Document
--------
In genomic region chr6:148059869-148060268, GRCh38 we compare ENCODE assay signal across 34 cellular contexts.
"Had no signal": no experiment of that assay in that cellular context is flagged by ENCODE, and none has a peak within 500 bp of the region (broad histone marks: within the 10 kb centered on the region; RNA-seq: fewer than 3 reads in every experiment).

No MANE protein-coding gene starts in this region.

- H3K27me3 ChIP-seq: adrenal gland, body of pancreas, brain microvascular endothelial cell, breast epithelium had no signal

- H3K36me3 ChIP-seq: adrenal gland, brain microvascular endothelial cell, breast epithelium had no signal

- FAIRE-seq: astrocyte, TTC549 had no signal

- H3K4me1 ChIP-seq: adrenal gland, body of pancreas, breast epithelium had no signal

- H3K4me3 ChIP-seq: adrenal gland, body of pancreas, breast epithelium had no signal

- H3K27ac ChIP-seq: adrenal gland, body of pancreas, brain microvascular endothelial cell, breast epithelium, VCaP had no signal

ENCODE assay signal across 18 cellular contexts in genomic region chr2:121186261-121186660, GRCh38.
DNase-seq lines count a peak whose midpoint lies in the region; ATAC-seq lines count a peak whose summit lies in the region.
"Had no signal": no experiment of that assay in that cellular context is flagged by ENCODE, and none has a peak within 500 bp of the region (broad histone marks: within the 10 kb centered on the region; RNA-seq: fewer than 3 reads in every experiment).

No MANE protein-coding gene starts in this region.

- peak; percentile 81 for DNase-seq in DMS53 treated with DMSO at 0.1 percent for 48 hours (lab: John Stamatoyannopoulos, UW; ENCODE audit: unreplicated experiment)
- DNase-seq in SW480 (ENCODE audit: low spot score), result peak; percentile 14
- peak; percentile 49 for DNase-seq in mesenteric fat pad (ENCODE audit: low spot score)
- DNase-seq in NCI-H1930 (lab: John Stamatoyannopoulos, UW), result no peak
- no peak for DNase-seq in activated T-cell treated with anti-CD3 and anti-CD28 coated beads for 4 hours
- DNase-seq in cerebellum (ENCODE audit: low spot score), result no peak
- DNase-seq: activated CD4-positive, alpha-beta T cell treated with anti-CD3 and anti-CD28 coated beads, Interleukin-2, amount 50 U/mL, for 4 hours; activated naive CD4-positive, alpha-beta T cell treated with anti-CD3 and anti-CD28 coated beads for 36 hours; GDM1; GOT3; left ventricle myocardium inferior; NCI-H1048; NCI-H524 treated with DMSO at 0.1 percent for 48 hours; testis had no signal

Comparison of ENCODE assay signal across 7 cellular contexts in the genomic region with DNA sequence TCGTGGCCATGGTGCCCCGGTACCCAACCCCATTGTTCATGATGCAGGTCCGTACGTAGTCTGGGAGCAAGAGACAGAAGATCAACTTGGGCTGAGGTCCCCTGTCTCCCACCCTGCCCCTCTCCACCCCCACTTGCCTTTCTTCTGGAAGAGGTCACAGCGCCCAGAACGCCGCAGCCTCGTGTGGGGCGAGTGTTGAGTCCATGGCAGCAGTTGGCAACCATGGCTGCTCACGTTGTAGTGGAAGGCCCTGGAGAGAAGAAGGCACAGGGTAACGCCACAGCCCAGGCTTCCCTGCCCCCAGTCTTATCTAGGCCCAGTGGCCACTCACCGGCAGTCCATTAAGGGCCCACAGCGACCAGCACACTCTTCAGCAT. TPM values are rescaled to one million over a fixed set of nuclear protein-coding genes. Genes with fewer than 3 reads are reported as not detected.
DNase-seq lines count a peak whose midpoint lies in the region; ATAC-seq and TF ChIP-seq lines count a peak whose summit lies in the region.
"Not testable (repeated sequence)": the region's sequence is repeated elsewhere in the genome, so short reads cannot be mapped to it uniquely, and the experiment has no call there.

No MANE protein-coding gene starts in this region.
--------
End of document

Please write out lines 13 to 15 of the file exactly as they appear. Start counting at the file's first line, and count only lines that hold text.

No MANE protein-coding gene starts in this region.

- peak; percentile 81 for DNase-seq in DMS53 treated with DMSO at 0.1 percent for 48 hours (lab: John Stamatoyannopoulos, UW; ENCODE audit: unreplicated experiment)
- DNase-seq in SW480 (ENCODE audit: low spot score), result peak; percentile 14